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039. April 21/May 4, 1970. Monday of St. Thomas Week

Beloved in Christ, Catechumens Craig and Susan [Young],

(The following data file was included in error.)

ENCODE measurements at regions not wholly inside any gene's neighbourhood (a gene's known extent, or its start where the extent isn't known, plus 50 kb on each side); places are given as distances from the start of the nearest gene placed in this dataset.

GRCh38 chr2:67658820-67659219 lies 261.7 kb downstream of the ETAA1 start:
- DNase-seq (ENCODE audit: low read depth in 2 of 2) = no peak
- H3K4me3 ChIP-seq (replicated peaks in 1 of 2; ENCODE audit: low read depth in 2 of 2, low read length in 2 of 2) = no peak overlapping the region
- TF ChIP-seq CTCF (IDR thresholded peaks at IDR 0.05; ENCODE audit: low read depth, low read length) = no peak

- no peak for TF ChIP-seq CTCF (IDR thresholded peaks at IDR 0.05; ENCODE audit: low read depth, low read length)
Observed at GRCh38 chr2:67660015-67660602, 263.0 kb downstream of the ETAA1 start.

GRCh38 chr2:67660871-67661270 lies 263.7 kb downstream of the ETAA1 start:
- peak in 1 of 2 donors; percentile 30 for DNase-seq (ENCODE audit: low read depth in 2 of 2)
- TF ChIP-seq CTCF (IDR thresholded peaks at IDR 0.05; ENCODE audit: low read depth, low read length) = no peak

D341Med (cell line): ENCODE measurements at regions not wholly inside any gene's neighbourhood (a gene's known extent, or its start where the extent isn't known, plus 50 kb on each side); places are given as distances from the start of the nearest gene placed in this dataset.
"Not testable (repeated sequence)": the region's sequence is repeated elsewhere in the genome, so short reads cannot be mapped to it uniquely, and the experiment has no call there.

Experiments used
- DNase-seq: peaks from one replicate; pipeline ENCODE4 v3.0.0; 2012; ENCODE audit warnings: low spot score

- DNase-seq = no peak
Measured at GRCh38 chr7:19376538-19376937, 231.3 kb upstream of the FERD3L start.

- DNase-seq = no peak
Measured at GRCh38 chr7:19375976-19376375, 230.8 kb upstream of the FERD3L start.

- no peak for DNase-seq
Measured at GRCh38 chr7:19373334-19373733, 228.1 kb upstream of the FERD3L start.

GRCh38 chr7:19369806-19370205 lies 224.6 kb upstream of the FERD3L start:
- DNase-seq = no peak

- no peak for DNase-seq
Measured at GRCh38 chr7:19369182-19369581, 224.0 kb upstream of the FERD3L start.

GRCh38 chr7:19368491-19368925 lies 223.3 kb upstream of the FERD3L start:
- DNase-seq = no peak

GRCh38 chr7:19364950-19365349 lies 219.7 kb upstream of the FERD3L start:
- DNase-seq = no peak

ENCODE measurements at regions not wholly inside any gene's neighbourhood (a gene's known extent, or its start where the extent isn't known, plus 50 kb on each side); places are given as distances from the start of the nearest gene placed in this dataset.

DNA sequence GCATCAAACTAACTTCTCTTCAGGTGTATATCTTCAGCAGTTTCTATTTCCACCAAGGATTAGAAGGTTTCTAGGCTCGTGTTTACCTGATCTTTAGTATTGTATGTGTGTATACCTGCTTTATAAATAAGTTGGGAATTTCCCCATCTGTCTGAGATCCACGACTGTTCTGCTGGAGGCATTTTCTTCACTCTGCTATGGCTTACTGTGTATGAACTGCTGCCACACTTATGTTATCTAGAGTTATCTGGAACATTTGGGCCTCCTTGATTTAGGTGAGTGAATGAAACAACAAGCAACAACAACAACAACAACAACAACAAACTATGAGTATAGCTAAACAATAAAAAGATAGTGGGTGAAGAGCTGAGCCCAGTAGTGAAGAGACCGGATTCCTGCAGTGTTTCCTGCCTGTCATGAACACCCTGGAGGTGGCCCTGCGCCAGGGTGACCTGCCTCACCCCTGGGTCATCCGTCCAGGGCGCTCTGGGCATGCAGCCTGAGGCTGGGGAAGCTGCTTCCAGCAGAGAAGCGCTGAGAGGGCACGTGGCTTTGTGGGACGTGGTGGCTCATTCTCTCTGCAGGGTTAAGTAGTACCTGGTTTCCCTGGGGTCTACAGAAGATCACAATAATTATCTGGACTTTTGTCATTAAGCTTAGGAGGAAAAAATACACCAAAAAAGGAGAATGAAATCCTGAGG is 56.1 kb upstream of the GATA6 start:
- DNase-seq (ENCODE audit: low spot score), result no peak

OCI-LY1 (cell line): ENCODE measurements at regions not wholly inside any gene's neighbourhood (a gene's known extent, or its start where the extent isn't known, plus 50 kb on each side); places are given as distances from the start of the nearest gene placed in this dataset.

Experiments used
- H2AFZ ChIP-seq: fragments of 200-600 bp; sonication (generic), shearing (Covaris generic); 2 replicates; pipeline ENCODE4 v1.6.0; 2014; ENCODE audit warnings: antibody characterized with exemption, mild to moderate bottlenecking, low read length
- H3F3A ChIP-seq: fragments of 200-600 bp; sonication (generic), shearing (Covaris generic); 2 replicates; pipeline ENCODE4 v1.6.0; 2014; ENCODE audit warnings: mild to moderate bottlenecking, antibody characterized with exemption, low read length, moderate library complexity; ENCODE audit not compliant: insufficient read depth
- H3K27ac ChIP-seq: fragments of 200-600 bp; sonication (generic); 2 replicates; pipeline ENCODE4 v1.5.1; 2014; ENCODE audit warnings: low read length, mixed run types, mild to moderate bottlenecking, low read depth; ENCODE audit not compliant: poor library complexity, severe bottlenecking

Christ is Risen! We were glad to hear of your joyous Pascha as well as to receive such a frank and open letter from you. To set your minds at ease at once, I (and Gleb as well) see no great obstacle on your path to Orthodoxy from anything you wrote. Often the devil uses the most petty tricks — misunderstandings, etc. — to weaken our resolve especially over such a God-pleasing action as you are about to take. A brief explanation is generally enough to clarify the matter and dissolve the misunderstanding. I note also that, like some other new converts and those approaching Orthodoxy, you have experienced some particularly striking spiritual feelings. But these also — although without doubt they are given you by God’s grace — you should be somewhat cautious about. They should be considered rather like honey spread around the edge of a cup by which God attracts you to the strong drink of Holy Orthodoxy; but they have no particular significance in themselves, they should by no means be sought or asked for, and later when you have passed from the milk of your first “baby days” in Orthodoxy to the meat of a more solid foundation and experience in the Church, you will find that the Orthodox spiritual life is nourished in other and deeper ways.